MR. GRIGGS Mr. President and Gentlemen of the State Bar Association, I take it for granted that the selection of a member from Tacoma to read a paper at Seattle on that subject is a thorough acknowledgment of Tacoma's maritime supremacy. I beg to thank you all, therefore, and particularly the delightful host from Seattle for this delicate compiiment. (Laughter and applause.)

Mr. Griggs then read before the Association a paper on the subject, “Practice in Courts of Admiralty.” (See Appendix.)

On motion, Association adjourned to 10 a. m. to-morrow.

SECOND DAY.

10 A. M., JULY 11, 1900. Association was called to order by the President.

On motion of Mr. Harold Preston, section 2 of the By-Laws were amended so as to read as follows:

“The Secretary shall be reimbursed from the treasury of the Association for his actual expenses in attending each annual meeting of the Association and Executive Committee, and shall receive an annual salary of sixty dollars."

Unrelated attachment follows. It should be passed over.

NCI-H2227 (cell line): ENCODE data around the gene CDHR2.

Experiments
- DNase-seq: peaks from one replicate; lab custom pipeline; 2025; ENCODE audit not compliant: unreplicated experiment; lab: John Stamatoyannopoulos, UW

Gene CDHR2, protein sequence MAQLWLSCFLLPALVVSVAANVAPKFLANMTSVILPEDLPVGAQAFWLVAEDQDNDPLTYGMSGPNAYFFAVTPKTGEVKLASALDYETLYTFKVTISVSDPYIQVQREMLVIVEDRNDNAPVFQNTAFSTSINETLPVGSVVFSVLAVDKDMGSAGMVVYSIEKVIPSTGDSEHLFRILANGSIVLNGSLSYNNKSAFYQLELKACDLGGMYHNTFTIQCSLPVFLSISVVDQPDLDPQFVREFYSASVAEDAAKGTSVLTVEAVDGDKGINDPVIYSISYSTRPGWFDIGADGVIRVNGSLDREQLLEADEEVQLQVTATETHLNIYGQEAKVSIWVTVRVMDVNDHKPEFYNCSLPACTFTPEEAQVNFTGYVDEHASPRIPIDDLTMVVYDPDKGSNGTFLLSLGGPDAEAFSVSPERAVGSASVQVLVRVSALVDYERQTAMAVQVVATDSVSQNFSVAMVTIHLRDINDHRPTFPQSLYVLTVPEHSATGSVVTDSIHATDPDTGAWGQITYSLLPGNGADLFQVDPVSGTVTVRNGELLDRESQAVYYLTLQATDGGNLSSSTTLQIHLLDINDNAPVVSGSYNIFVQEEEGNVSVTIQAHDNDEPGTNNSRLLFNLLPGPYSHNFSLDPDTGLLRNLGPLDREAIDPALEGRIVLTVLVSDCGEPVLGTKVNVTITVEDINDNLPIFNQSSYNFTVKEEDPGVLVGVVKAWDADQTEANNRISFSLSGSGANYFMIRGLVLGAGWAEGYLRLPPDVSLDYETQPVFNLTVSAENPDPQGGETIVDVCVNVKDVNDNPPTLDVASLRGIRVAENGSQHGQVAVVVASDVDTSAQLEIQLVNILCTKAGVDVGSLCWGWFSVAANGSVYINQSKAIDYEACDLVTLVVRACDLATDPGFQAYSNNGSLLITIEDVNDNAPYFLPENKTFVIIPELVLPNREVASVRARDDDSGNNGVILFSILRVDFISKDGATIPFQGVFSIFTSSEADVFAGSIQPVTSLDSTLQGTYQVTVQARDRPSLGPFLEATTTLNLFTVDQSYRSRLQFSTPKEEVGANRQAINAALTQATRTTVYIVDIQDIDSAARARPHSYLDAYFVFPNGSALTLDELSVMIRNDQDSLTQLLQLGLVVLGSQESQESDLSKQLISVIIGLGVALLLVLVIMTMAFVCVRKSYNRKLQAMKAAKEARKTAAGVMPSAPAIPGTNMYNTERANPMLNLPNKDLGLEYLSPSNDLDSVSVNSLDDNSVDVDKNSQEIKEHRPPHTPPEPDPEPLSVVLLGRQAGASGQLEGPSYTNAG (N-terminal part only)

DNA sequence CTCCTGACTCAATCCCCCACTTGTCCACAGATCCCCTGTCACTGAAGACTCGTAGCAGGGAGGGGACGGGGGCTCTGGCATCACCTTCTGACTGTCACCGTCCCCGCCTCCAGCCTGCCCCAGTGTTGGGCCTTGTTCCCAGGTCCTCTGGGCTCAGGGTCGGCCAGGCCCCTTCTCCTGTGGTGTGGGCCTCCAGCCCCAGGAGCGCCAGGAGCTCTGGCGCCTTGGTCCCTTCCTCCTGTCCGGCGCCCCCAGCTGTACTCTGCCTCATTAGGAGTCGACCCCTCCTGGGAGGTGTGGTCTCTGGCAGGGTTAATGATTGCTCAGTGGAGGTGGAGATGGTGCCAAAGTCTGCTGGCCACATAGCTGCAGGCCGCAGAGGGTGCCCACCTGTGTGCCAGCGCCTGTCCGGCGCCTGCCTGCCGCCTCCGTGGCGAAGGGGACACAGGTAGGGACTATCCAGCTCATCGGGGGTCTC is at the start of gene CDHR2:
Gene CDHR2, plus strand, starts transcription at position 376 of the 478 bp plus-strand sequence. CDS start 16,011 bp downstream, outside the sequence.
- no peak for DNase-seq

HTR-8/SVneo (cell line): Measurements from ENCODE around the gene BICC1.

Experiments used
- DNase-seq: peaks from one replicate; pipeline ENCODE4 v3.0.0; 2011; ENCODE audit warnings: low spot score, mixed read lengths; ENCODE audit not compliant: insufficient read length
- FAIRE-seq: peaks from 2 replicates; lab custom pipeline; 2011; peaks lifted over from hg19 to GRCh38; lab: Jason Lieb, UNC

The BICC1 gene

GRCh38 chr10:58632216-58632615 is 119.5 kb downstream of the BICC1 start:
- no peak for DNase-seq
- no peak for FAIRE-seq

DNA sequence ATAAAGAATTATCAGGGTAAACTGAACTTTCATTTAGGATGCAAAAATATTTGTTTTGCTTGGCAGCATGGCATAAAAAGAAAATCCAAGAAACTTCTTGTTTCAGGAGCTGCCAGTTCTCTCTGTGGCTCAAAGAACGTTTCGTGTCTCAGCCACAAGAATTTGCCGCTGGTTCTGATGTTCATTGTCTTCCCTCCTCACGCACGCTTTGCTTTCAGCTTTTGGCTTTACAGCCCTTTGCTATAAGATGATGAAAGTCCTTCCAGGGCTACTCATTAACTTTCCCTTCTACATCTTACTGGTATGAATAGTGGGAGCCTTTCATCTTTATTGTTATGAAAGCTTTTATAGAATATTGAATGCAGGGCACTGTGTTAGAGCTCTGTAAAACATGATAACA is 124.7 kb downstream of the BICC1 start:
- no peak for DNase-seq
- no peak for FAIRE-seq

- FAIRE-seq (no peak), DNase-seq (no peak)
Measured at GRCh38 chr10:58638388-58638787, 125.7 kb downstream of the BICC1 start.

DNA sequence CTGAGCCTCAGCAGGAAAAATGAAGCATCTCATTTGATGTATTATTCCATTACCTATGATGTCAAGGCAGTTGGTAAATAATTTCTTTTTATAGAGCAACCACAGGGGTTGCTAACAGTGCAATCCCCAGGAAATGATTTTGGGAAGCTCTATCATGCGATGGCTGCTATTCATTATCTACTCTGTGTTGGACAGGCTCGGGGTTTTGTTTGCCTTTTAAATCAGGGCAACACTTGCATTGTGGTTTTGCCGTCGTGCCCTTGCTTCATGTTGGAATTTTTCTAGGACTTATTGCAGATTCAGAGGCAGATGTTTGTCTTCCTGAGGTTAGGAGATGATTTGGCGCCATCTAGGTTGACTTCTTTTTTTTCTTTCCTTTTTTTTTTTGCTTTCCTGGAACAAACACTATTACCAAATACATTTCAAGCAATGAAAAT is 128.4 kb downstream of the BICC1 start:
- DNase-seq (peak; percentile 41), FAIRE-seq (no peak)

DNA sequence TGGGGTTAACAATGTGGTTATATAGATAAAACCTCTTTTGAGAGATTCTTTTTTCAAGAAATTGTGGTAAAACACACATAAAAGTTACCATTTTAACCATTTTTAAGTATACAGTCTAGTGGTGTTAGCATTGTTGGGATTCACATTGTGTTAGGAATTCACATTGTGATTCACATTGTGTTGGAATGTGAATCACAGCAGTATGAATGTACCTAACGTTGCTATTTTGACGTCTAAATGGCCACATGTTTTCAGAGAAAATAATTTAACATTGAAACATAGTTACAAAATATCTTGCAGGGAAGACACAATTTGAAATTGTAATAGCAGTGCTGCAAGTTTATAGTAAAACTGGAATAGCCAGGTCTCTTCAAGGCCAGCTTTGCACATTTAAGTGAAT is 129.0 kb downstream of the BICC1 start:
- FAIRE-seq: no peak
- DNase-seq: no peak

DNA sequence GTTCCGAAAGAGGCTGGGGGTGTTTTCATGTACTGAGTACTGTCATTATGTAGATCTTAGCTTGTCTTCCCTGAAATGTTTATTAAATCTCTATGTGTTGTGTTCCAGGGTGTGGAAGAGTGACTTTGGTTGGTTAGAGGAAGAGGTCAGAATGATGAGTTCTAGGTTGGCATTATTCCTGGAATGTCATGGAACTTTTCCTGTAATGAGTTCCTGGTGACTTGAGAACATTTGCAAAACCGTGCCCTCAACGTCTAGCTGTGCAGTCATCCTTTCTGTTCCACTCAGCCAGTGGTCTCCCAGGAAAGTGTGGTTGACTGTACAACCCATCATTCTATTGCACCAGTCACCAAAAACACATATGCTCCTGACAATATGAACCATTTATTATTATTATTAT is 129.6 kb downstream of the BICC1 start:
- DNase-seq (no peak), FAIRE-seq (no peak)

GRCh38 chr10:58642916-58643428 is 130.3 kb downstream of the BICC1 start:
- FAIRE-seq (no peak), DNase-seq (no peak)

The next thing in order was the reading of a paper on the “Limitations of Municipal Indebtedness," by Charles E. Shepard. Mr. Shepard having been called away from the city, the paper was read by Mr. Thomas R. Shepard. (See Appendix.)

Judge Hodgdon, of Montesano, then read before the Association his paper on the subject, “The Government Ownership of Railroads.” (See Appendix.)

JUDGE J. J. McGILVRA — Mr. President and Gentlemen of the State Bar Association: It seems to me that the subject matter of this paper is too important to be passed over without some discussion by the Association. I arise more for the purpose of calling out others than expressing to any considerable extent views of my own, and with that view, and also as an expression of my own opinion, I must say that every consideration -- every important consideration, it seems to me, should prevent the ownership of the railroads of the country by the general government, or a tendency to advocate such ventures. Our government is said to be a government of the people, by the people and for the people. It is a democratic form of government. The idea of government with us is to have -- to send — representatives to the state and national capitals-to the state and national legislatures, and to employ, through machinery of government, all that may be necessary, and no more than is necessary, and that it should be entirely divorced from the